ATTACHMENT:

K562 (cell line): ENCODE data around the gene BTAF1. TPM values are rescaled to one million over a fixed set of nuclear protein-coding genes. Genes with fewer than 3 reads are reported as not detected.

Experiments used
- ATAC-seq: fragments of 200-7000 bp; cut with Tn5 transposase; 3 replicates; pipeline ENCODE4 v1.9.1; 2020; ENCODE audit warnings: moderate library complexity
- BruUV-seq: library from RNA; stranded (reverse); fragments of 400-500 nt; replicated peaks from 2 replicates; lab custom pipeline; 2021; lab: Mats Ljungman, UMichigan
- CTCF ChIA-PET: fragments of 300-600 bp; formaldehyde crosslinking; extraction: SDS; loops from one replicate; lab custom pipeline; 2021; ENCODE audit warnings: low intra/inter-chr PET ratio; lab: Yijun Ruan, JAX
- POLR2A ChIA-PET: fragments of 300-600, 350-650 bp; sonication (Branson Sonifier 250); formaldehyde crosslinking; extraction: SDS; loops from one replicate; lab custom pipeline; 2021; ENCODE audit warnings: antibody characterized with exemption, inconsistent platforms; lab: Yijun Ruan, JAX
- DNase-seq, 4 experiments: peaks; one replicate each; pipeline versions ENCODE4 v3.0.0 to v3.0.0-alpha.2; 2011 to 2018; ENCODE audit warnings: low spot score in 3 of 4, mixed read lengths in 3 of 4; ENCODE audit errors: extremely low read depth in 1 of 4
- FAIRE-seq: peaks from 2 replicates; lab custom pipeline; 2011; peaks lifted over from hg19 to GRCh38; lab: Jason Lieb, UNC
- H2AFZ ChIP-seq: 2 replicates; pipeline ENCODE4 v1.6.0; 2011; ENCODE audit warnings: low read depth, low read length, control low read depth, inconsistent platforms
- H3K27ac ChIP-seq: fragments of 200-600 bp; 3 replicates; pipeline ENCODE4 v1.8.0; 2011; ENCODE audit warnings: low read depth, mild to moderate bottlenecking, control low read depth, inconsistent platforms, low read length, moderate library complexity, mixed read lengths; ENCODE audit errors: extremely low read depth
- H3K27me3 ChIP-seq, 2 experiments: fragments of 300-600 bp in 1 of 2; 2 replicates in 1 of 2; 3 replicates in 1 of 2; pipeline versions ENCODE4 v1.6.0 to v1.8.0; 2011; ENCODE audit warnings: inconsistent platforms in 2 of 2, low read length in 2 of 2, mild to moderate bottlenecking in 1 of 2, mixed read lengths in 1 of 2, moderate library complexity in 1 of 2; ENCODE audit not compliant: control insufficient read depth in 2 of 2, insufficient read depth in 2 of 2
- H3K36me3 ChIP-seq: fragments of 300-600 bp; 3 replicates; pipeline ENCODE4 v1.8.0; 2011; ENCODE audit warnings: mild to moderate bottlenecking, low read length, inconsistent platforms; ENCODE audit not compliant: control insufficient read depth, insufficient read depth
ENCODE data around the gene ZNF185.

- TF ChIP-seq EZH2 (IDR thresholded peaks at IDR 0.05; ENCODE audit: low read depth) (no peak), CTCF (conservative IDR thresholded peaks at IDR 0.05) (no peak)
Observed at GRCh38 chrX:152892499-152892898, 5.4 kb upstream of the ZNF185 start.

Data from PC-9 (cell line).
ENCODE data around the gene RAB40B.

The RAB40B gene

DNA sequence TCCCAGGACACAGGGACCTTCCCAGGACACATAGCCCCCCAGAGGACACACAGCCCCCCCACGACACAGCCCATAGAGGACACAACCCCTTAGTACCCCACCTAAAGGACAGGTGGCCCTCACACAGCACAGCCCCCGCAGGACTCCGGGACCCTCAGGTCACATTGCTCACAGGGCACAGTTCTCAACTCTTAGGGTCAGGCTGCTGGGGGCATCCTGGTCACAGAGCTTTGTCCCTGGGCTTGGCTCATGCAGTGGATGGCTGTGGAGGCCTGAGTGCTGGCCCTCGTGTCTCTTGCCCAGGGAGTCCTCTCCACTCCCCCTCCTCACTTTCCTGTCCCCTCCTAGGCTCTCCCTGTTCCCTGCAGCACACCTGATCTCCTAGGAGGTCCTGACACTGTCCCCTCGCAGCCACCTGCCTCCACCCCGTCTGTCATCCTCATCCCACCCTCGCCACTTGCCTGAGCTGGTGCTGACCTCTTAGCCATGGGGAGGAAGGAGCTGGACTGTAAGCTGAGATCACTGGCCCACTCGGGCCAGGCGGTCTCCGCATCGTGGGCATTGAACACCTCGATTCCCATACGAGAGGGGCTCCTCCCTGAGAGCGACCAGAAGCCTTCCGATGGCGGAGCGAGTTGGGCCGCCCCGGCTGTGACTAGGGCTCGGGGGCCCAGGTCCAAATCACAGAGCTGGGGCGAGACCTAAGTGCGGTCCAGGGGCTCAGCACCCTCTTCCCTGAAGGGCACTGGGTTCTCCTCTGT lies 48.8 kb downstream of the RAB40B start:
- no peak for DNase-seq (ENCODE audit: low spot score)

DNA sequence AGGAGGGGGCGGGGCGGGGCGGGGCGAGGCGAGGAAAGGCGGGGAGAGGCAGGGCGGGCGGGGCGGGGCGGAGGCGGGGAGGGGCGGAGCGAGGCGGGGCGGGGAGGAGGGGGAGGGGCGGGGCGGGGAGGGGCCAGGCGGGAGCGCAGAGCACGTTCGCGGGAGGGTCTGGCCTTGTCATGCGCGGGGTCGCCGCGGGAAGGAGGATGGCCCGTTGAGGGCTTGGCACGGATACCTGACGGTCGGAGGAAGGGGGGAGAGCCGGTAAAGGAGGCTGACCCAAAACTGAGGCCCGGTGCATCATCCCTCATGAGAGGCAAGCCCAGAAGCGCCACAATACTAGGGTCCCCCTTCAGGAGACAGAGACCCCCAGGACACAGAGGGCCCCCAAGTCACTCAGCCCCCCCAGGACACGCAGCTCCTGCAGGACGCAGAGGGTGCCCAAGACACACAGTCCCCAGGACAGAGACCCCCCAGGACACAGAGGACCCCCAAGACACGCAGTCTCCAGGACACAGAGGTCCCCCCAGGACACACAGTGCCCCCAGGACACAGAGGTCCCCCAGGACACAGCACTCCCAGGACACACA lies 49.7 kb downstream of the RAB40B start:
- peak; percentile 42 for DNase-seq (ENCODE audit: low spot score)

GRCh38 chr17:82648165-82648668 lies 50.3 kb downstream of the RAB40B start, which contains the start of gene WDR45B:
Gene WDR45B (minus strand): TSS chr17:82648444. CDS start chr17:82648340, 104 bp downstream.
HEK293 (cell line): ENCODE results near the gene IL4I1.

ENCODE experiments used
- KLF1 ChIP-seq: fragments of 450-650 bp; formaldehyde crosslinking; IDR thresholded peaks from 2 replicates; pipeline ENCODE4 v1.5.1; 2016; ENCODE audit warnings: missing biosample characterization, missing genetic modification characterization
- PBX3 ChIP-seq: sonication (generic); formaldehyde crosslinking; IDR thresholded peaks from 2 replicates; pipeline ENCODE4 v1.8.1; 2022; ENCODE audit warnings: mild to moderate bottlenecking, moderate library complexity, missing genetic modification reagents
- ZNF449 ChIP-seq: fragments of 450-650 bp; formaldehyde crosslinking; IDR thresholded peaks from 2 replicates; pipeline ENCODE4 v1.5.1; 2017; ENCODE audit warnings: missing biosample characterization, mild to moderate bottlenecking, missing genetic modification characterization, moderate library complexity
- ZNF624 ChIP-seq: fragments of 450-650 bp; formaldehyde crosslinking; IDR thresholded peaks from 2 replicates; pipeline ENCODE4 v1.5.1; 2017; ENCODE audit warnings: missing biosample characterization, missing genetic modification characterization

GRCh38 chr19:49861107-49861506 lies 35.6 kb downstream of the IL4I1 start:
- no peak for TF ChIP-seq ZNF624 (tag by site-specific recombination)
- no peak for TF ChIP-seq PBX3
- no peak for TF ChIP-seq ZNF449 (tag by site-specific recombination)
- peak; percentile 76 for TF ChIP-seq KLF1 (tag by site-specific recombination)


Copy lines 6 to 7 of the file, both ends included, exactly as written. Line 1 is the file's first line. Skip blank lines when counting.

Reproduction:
- POLR2A ChIA-PET: fragments of 300-600, 350-650 bp; sonication (Branson Sonifier 250); formaldehyde crosslinking; extraction: SDS; loops from one replicate; lab custom pipeline; 2021; ENCODE audit warnings: antibody characterized with exemption, inconsistent platforms; lab: Yijun Ruan, JAX
- DNase-seq, 4 experiments: peaks; one replicate each; pipeline versions ENCODE4 v3.0.0 to v3.0.0-alpha.2; 2011 to 2018; ENCODE audit warnings: low spot score in 3 of 4, mixed read lengths in 3 of 4; ENCODE audit errors: extremely low read depth in 1 of 4